Prior to launch, ISRO renamed the IRS-P5 spacecraft to CartoSat-1, to describe more aptly the application spectrum of its observation data. In this mission, the high resolution of the data (2.5 m GSD) is being traded at the expense... read more

Launch date:
05/05/2005

IRS-P6 is an Earth observation mission within the IRS (Indian Remote-Sensing Satellite) series of ISRO (Indian Space Research Organization), Bangalore, India. The overall objectives of the IRS-P6 mission (ResourceSat-1) are to provide continued remote sensing data services on an operational basis for integrated land and water resources management. IRS-P6 is the continuation of the IRS-1C/1D missions with considerably enhanced... read more

Launch date:
17/10/2003

On 26 September 2003 Nigeria launched its $13 million national satellite NigeriaSat-1 in Plesetsk, Russia under a seven-nation constellation being handled by a Russian firm, Cosmos. Nigeriasat-1 is a low earth orbit micro satellite for disaster monitoring looking spacecraft, 5-year target design life-span orbit 700km. The launching of the National Satellite, which started development in November 2001, had been postponed from July 2003 because the Russian Space Agency had to launch a military satellite during that period. NigeriaSat-1 is one of five satellites which will make up a network called the Disaster Monitoring Constellation. The other partners in the international... read more

Launch date:
27/09/2003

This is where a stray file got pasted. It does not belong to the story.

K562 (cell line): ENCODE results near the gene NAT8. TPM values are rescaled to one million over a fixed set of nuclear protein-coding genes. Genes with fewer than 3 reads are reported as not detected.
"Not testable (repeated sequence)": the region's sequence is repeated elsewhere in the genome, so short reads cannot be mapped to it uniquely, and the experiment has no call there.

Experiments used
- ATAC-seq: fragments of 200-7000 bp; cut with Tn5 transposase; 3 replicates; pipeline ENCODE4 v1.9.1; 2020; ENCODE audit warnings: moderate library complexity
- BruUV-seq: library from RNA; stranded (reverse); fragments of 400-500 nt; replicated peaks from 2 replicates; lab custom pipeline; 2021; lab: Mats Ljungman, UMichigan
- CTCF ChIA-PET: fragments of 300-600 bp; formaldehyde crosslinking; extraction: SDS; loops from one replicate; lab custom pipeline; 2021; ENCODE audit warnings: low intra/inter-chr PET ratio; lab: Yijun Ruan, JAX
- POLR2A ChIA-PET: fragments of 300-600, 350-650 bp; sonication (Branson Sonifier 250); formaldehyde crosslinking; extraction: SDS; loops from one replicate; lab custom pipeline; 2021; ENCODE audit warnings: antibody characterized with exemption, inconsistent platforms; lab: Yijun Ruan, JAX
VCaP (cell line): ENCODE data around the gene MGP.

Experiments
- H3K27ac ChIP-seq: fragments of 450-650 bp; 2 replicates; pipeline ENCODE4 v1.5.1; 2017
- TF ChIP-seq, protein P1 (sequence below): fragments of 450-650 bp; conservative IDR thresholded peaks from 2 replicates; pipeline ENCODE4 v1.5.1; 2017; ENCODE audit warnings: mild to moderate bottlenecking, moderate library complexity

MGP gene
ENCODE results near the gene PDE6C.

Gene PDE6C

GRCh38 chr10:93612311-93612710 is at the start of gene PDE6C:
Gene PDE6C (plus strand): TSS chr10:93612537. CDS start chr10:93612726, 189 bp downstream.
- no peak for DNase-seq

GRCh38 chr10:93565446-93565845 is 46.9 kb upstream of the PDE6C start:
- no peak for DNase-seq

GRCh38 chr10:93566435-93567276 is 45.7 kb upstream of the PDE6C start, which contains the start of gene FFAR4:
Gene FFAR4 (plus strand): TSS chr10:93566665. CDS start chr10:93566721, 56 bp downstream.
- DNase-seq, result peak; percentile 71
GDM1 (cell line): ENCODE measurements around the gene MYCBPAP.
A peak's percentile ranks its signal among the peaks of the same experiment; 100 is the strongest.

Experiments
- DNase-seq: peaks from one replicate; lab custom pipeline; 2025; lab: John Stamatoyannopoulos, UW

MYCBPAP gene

BNSCSat (British National Space Centre Satellite) or UK-DMC 1 is the UK component of DMC. The Disaster Monitoring Constellation (DMC) is an international programme initially proposed in 1996 and led by SSTL (Surrey Satellite Technology Ltd) from the United Kingdom, to construct a network of five affordable Low Earth Orbit (LEO) microsatellites. The objective is to provide a daily global imaging capability at medium resolution (30-40 m), in 3-4 spectral bands, for rapid-... read more

Launch date:
27/09/2003

The satellites SPOT 5 (Satellite Probatoire de l'Observation de la Terre) was a third generation of SPOT earth observation satellite operated by Spot Image.

SPOT 5 used the improved SPOT Mk.3 bus design.

The prime imaging instrument was HRG (High Resolution Geometric), which was built by Astrium SAS of Vélizy, France to continue to improve the HRVIR service of SPOT-4. Two HRG instruments are provided in the conventional SPOT-series double-observation configuration, each with a FOV of 4.13º and the same... read more

Launch date:
04/05/2002

Terra explores the connections between Earth's atmosphere, land, snow and ice, ocean, and energy balance to understand Earth's climate and climate change and to map the impact of human activity and natural disasters on communities and ecosystems. It was launched on 18 December 1999 and has far exceeded its design life, having a strong chance of operating successfullty into the early 2020s.
Terra is in a circular sun-synchronous... read more

Launch date:
18/12/1999

The government-owned Landsat 7 was successfully launched on April 15, 1999, from the Western Test Range of Vandenberg Air Force Base, California, on a Delta-II expendable launch vehicle. The Earth observing instrument on Landsat 7, the Enhanced Thematic Mapper Plus (ETM+), replicates the capabilities of the highly successful Thematic Mapper instruments on Landsats 4 and 5.
Landsat 7 is the most accurately calibrated Earth-observing satellitei.e., its measurements are extremely accurate when compared to the same measurements made on the ground.  Landsat 7’s sensor has been called “the most stable, best characterized... read more

Launch date:
15/04/1999

Pages

Hazard group

Terms in the same hazard group

Zircon - This is a contributing Drupal Theme
Design by WeebPal.